Yo, there’s like, all these students on spring break, and dude… they’re not even caring about the new coronavirus or COVID-19 or any of that stuff. It’s not cool and, like, super perfect for spreading the virus to other people, you know?
Spring break festivities have officially been cancelled in Miami, Fla., but that hasn’t stopped hordes of 20-somethings from flocking to the city’s beaches anyway, defying all lockdown measures meant to prevent the spread of the novel coronavirus that has killed thousands worldwide.
Thousands of college students have been drinking, partying, swimming and playing on Miami’s beaches, even though the local bars and restaurants are closed under official orders. Videos show everyone is having a sloppy, drunken good time — and not making any effort to practice social distancing, as health experts have strongly recommended.
One shirtless, backwards hat-wearing beachgoer explained his reasoning for defying the lockdown in an interview with CBS News.
“If I get corona, I get corona,” said Brady Sluder.
“I’m not going to let it stop me from partying,” he said, before touching his face.
“We’ve had this trip planned two, three months, and we’re just here to have a good time. Whatever happens, happens.”
A series of CBS interviews with the spring breakers has gone viral since Wednesday afternoon, racking up more than 16 million views and plenty of angry responses on Twitter.
“It’s really messing up (sic) with my spring break!” partygoer Brianna Leeder told CBS.
“We planned this a long time ago and it was kinda up in the air if we would still go,” added Shelby Cordell. “But like, we’re here. I just turned 21 this year so I’m here to party … just trying to get drunk before everything closes.”
Many students also showed up on South Padre Island, a popular spring break destination in Texas, to celebrate the occasion this week. Videos posted online show them frolicking, wrestling and dancing with one another on the sand.
“We’re just trying to roll with it,” reveller Bryson Taylor said during a semi-coherent interview. “We’re just living in the moment. We’re just for, to do what happens, when it happens. When stuff closes, we’re going to do it when it closes.”
Online reactions have been vicious, with many condemning “kids these days” and “millennials” — although the students would actually be members of Generation Z.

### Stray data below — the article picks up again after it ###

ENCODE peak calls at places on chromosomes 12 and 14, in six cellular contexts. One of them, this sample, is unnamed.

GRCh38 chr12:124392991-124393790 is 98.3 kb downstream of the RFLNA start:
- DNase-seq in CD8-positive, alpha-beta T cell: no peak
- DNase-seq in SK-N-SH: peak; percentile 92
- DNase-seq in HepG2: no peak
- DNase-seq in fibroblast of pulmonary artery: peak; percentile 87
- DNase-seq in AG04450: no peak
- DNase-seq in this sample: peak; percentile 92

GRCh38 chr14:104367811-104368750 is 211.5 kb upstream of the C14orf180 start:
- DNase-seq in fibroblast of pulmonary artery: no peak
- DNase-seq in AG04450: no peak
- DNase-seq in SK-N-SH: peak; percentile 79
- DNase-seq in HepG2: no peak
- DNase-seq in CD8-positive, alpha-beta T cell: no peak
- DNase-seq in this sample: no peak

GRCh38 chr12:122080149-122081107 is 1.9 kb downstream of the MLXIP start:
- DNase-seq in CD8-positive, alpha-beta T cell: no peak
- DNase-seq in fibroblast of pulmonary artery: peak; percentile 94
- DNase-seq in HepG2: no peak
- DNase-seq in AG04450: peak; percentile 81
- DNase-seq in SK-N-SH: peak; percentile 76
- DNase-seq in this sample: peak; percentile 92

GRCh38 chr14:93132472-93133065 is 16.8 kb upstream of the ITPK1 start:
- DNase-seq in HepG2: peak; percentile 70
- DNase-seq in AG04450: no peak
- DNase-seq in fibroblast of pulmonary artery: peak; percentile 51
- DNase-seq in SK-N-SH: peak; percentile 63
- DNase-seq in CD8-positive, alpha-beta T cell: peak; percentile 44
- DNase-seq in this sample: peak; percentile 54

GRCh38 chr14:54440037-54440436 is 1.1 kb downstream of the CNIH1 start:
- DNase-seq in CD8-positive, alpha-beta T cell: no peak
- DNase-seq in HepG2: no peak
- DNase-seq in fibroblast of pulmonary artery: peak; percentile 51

“Our grandparents were asked to go to war,” former NHL tough guy Chris Nilan tweeted. “We asked these a–holes to stay home on the couch and they can’t even do that.”
“Spring break is absolutely the first place to go to find the shallowest, stupidest young people,” added user Russell Belding.
“Like, how do I explain to you that other people exist,” economist Jodi Beggs wrote.
“Plot twist,” photographer Abdul Dremali tweeted. “They’re the disease and corona is the cure.”
Even former California governor and action star Arnold Schwarzenegger condemned the spring breakers’ carelessness.
“Stay. At. Home,” the Terminator wrote in a tweet accompanied by a video of himself. “That means you, spring breakers.”
In the video, a shirtless Schwarzenegger can be seen soaking in a Jacuzzi while smoking a cigar at home. He strongly recommends that everyone do the same and stay away from public spaces.
“You’ve got to go and follow those orders,” he says.
“All the kids are going to the beach, and celebrate (sic) and drunk and all that stuff. This is not a good idea,” he said.
Florida had eight deaths and more than 300 confirmed cases of COVID-19 as of Thursday morning, according to the Miami Herald.
Questions about COVID-19? Here are some things you need to know:
Health officials say the risk is low for Canadians but warn this could change quickly. They caution against all international travel. Returning travellers are asked to self-isolate for 14 days in case they develop symptoms and to prevent spreading the virus to others.
Symptoms can include fever, cough and difficulty breathing — very similar to a cold or flu. Some people can develop a more severe illness. People most at risk of this include older adults and people with severe chronic medical conditions like heart, lung or kidney disease. If you develop symptoms, contact public health authorities.
To prevent the virus from spreading, experts recommend frequent handwashing and coughing into your sleeve. And if you get sick, stay at home.
For full COVID-19 coverage from Global News, click here.Follow @JoshKElliott
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